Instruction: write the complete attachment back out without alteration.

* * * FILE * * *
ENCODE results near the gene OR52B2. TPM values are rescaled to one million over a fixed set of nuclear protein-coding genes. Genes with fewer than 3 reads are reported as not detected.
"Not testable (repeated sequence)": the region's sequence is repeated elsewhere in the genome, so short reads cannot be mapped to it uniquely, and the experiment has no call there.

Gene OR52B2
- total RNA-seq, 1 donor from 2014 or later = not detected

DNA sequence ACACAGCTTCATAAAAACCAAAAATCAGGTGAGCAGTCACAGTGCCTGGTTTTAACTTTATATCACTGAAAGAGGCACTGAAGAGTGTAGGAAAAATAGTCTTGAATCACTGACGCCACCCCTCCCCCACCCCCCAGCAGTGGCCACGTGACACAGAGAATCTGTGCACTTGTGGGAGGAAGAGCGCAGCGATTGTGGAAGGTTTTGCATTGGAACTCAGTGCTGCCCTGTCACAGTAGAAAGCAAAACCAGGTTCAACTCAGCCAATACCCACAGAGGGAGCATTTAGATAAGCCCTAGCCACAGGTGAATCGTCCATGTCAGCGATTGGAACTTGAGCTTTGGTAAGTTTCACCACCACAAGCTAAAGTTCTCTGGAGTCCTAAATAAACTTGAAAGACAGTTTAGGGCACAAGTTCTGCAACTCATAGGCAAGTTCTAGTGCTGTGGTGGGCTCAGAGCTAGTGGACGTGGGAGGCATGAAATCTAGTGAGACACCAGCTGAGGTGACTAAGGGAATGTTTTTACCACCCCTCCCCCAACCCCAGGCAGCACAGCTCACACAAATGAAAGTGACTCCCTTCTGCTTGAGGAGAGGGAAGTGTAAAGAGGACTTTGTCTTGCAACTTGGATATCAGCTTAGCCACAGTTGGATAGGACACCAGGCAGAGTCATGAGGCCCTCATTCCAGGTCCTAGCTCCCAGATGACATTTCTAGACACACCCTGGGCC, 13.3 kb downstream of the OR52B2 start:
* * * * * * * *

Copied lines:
ENCODE results near the gene OR52B2. TPM values are rescaled to one million over a fixed set of nuclear protein-coding genes. Genes with fewer than 3 reads are reported as not detected.
"Not testable (repeated sequence)": the region's sequence is repeated elsewhere in the genome, so short reads cannot be mapped to it uniquely, and the experiment has no call there.

Gene OR52B2
- total RNA-seq, 1 donor from 2014 or later = not detected

DNA sequence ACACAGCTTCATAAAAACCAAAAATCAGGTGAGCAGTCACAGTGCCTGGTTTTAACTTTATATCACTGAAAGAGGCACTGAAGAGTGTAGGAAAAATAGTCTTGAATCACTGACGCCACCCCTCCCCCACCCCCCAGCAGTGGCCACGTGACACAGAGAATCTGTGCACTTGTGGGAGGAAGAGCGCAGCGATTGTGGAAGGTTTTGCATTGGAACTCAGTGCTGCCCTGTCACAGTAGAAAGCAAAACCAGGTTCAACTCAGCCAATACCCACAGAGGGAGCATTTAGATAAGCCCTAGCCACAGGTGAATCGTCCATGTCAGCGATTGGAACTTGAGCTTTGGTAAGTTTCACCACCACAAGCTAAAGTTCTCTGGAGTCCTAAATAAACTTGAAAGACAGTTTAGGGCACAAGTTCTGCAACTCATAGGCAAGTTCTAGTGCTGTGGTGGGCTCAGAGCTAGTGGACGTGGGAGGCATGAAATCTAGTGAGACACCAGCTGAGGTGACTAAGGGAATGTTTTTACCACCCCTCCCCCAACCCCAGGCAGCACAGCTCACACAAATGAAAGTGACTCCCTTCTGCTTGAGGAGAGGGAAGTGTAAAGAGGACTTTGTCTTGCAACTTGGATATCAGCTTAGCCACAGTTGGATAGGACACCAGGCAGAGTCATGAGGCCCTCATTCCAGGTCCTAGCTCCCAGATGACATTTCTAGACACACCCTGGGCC, 13.3 kb downstream of the OR52B2 start: